The Spiritual Practice of Prayer

The Spiritual Practice of Prayer

The Spiritual Practice of Prayer… Prayer may be the first thing that comes to mind when we talk about spiritual practices. And it should be – prayer is the oxygen of our life as Christians. Without prayer in our lives we are merely observers of a relationship with God rather than participants.

Why do I say that?… As in any relationship, our relationship with God can never grow if there is not some level of communication. Prayer is that means of communication with God and when we pray, we know that we speak directly to God without the need for any human intermediary. God longs for our attention and acceptance of the love offered us through Christ. Our response to that love offering, as in any human love relationship, is a desire to be in the presence of our loved one and to communicate that love. Prayer communicates our love to God and is therefore our most important spiritual practice: “In order to be effective, prayer has to be the first thing we do, not the last” (Eugene Peterson).

How can we deepen our prayer lives?…  An important aspect of prayer to remember is that it is a dialogue, not a monologue. Prayer is not just bringing God our list of needs or wants; it is not just us doing all the talking. Imagine a human relationship where one person did all the talking and never listened to the other. That is a relationship doomed to fail. A loving, growing relationship is one where both parties listen attentively to each other as much as they speak. But listening in prayer is not something that we are taught much about in Sunday School or Church. We learn to say the Lord’s Prayer, we may learn how to pray using ACTS (adoration, confession, thanksgiving and supplication), we may learn the Jesus Prayer as adults, and all of these are valuable ways of praying. But we are not taught much about listening. Indeed, even in our worship services, there is little opportunity given for listening to God in prayer. Listening as a community of faith is as important as listening individually.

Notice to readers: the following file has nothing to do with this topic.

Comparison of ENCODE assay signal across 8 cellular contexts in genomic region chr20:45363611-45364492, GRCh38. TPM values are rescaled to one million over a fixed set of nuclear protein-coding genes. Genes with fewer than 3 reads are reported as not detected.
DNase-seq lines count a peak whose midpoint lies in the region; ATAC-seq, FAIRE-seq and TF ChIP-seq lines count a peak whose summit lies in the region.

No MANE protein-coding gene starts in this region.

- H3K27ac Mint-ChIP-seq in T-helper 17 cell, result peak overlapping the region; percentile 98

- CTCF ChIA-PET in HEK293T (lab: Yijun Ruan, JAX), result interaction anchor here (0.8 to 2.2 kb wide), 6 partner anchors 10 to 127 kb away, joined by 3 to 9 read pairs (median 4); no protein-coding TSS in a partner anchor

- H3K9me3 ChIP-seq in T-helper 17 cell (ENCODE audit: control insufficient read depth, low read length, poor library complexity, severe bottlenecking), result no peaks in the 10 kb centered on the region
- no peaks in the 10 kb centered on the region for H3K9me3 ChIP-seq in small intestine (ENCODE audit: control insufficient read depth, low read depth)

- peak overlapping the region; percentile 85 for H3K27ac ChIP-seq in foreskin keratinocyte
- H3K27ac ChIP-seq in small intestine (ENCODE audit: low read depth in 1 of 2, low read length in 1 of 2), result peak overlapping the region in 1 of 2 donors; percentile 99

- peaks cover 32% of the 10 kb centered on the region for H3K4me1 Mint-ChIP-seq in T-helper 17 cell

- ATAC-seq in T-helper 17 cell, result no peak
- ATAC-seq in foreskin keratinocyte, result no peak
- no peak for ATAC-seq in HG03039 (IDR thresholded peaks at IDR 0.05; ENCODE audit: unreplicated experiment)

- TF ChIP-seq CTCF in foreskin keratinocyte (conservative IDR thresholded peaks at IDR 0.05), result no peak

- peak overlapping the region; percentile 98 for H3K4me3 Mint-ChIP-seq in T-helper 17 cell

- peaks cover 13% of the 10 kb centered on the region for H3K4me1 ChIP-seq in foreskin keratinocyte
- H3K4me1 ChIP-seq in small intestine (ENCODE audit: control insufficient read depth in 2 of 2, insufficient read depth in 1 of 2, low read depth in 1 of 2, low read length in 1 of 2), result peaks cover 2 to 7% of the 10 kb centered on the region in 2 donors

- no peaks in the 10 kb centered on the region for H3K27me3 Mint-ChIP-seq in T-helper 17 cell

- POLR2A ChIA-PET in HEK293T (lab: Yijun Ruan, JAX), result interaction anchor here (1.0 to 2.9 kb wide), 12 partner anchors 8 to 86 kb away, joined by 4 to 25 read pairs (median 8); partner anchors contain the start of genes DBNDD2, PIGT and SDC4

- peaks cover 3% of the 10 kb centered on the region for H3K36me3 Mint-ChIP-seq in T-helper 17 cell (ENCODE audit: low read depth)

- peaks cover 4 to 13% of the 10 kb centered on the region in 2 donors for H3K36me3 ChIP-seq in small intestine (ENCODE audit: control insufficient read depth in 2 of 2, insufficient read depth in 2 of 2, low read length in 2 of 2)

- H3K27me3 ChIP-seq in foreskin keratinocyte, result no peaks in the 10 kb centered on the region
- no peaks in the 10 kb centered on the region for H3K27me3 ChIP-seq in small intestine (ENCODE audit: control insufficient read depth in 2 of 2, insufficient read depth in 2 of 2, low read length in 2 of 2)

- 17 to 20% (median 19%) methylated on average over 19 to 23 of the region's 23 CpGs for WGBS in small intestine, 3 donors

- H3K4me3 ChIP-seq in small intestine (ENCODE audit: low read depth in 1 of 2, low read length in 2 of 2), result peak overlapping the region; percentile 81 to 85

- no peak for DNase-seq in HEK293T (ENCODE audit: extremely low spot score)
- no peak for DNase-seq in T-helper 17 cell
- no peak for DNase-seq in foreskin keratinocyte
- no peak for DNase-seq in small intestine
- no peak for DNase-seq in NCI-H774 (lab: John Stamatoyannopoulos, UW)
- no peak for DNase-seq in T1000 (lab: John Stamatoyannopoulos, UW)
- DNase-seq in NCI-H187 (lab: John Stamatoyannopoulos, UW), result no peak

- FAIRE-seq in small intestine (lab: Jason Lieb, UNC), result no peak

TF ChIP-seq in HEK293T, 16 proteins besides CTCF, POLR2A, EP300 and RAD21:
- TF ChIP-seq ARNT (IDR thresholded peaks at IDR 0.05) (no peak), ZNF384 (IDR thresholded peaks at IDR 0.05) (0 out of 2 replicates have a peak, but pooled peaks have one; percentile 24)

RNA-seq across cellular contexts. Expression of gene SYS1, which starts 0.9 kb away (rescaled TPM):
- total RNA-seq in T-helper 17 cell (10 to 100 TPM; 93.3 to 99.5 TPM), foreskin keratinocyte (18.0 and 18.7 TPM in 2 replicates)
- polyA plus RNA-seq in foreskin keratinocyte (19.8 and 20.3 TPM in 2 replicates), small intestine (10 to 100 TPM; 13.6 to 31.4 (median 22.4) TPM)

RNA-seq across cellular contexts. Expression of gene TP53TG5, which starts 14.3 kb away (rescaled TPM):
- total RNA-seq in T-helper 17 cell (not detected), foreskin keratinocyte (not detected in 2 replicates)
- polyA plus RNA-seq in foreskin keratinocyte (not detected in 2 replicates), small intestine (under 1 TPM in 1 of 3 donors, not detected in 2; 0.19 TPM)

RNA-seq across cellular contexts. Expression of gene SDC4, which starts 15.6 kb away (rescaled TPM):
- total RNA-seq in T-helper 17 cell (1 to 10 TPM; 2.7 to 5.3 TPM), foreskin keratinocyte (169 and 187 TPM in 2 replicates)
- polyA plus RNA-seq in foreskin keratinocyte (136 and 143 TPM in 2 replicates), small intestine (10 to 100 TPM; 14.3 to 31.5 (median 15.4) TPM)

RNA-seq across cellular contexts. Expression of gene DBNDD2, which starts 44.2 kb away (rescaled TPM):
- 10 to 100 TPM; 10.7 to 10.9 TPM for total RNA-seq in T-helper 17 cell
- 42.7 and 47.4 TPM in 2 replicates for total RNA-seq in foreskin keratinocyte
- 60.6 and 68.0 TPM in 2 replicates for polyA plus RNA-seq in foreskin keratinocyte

How do we listen in prayer?…  Two key aspects of listening in prayer are intention and silence.

Without intention, listening may never happen and our well-worn habit of talking for all of our designated prayer time will take over. One key to developing the intention to listen is to ask God to lay that desire on our heart. Jesus said to Bartimeus, “What do you want me to do for you?” (Mark 10:51 NIV). Now imagine that Jesus is talking to you – ask for help listening to God and know that your prayer will be answered! Time management is another way to set an intention: make sure to allocate as much time during prayer for listening as for talking. It may be best to end your prayer time with listening: after you have laid your concerns in God’s hands, wait for His response. Learn to listen. Practice listening. It will get easier.

Silence is essential for listening and God explicitly commands us to be in silence: “Be still and know that I am God” (Psalm 46:10, NIV). But this is something our culture does not do well. We have lost the habit of silence and even the capacity for silence. It has become a stranger in our everyday lives, something that makes most people uncomfortable. But, “Silence is God’s first language; everything else is a poor translation,” (Thomas Keating). When we practice silence, we become aware of our interiority, our heart, and this nakedness of our soul, free from distraction, can become an offering to God as well as an opportunity to hear what God is saying to us. We will need to practice silence, to retrain our brains and become comfortable with hearing our internal noise. As we have to regularly use atrophied muscles after injury or surgery to rebuild their strength, we may need to regularly use our muscle of silence in order to feel comfortable with it. When we have become attuned to silence, it will be easier for us to hear God.

Finally, prayer is powerful. When we pray we actively step into God’s presence, open ourselves up to the Holy Spirit, and allow God to work in us. As Henri Nouwen said, “Prayer is not what is done by us, but rather what is done by the Holy Spirit in us.” As Christians, we are vessels of God’s blessing to others; we are meant to be salt and bearers of light and we cannot do this without the power of the Holy Spirit. Prayer is a way of allowing the Holy Spirit to bring about God’s kingdom on earth, now, through us.

“God speaks in the silence of the heart. Listening is the beginning of prayer.” —Mother Teresa.

Questions for Reflection… How is your spiritual practice of prayer?  Is listening in prayer a new practice for you?  Have you experienced hearing God in your prayer time?

Eugene Peterson, The Message Devotional Bible 
Thomas Keating, Invitation to Love: The Way of Christian
Henri Nouwen, Compassion: A Reflection on the Christian Life




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